Section of Lungi international airport in Sierra Leone.png
Section of Lungi international airport in Sierra Leone.png

The $318 million Sierra Leone airport project to be funded with Chinese loan has been cancelled by the new government of that country.

The new government finally announced the cancellation of a controversial Chinese airport project sanctioned by its predecessor.

News of the termination of the project was revealed in a letter addressed to the director stopping all contracts relating to the construction.

The government says it cannot afford to repay the loan for the proposed Mamamah International Airport which is located outside Freetown.

It is designed to replace the current one in the town of Lungi, which is said to be an obstacle to development due to connectivity difficulties associated with it.

Lungi International Airport is located in the northern part of the country, just outside the capital city. It is separated from Freetown by an estuary which requires a ferry or boat journey to reach the capital.

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Traveling from Lungi is tedious and the old government argued that it was affecting tourism and investment.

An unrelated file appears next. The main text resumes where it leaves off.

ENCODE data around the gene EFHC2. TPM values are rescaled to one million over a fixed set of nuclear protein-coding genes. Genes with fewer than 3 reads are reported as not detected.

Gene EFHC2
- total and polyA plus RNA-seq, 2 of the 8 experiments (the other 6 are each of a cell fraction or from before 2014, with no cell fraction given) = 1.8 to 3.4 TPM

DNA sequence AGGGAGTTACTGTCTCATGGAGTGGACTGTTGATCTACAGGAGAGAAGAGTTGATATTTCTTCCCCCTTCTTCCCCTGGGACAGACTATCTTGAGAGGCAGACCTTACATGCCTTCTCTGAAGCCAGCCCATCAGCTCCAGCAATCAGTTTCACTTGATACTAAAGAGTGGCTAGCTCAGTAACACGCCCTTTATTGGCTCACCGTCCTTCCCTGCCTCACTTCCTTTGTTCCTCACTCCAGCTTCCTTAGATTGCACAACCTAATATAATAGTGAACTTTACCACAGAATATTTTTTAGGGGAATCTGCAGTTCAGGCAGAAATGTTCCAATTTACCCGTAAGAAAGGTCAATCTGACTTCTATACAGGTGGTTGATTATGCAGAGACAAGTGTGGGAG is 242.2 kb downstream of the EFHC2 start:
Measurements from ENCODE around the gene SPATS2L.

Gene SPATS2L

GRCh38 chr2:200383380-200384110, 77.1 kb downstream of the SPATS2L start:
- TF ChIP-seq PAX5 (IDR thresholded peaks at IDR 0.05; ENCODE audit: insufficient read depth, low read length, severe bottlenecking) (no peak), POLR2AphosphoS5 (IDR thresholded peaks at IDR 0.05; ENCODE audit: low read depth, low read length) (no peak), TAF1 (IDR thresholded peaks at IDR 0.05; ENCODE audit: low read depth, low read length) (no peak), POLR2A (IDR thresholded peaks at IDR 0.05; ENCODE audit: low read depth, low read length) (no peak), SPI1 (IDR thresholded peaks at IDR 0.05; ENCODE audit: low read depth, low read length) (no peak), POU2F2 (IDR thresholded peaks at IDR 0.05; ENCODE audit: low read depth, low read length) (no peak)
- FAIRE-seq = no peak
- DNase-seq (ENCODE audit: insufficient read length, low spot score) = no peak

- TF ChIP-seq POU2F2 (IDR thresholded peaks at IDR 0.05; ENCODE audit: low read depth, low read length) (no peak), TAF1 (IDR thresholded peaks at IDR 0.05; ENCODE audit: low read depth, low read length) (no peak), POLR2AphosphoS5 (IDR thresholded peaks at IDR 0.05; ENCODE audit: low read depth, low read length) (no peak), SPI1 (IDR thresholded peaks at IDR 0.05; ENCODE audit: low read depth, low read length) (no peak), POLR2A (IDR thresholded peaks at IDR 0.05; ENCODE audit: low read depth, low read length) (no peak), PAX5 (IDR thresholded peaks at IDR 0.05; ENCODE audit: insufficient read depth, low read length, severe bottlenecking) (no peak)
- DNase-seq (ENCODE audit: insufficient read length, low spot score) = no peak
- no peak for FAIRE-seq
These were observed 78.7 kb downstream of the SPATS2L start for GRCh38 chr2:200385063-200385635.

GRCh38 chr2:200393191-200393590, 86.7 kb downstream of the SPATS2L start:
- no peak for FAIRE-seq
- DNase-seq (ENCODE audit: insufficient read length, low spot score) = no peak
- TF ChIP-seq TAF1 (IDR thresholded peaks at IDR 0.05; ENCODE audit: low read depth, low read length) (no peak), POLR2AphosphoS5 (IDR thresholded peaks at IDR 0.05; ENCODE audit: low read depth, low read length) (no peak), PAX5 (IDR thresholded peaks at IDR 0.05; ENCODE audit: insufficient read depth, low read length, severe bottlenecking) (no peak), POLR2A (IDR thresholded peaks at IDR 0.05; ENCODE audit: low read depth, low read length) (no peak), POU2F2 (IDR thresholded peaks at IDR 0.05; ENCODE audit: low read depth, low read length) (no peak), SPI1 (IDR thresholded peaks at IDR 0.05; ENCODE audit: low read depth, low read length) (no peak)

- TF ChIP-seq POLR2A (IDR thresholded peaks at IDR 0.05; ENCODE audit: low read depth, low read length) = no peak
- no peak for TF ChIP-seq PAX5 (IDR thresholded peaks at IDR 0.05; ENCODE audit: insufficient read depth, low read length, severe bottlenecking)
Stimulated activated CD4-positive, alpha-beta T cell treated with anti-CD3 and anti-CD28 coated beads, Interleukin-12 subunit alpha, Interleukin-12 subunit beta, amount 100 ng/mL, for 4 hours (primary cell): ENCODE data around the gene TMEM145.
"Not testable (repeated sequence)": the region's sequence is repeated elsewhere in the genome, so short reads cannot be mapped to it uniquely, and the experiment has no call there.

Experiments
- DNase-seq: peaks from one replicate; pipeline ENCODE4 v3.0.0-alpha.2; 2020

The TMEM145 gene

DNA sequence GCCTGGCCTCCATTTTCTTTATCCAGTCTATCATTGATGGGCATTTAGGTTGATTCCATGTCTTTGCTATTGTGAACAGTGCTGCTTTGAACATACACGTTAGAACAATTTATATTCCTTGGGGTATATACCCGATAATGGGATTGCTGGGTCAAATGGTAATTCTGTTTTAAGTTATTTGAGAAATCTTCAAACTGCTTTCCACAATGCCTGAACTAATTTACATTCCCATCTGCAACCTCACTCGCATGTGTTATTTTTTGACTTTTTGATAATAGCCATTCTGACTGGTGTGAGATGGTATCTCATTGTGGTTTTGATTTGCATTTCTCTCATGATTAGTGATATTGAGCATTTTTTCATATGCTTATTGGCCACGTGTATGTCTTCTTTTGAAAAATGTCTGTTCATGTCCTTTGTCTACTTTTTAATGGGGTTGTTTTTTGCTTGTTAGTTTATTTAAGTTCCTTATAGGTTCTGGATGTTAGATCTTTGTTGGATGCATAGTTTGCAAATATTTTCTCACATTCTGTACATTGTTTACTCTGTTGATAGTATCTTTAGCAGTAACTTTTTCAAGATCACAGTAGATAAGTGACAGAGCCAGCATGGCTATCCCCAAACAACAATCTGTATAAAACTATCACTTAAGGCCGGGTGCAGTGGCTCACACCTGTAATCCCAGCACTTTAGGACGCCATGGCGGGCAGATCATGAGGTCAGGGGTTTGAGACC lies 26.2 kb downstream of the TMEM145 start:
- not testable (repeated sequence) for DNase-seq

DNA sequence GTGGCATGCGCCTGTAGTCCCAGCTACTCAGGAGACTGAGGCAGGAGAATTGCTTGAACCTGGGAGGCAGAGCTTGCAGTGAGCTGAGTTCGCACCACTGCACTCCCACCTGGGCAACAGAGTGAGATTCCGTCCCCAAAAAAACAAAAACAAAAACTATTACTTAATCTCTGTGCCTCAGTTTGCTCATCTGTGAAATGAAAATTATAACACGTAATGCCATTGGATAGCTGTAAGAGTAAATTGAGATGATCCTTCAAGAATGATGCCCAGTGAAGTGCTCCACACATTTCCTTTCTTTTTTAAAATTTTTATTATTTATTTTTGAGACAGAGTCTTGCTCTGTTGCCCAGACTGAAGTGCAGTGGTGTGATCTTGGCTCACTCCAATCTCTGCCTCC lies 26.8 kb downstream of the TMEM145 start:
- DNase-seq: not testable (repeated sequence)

The new government, however, says the priority was to renovate the present airport and make it viable.

“After serious consideration and due diligence, it is government’s view that [it] is uneconomical to proceed with the construction of a new airport when the existing one is grossly under-utilised,” it says.

The letter from the Ministry of Transport and Aviation noted that it had appointed an official to take inventory and provide oversight of the assets.

The proposed Mamamah International Airport, named after its host community, was being constructed by the China Railway Seventh Group, with funding from China Exim Bank.

The project also entailed the construction of a new city in the vicinity and an exclusive economic zone.

In March, a week before the General Election that brought Gen Maada Bio to power, former President Ernest Bai Koroma presided over the ground-breaking ceremony marking beginning of the construction.

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The airport was one of three major projects the Koroma-administration intended to be his legacy. The other two projects are the just-concluded port expansion and the planned bridging of the estuary that separates Freetown, from Lungi.

But it faced strong opposition from the start, especially the international donor agencies – the World Bank and IMF.

They argued that the West African country had more important priorities than building a new airport, which would increase its debt burden.

As opposition presidential candidate, Gen Bio criticised the project during campaigns, but his government was also considering building a bridge linking the airport and the city, although through a fresh arrangement.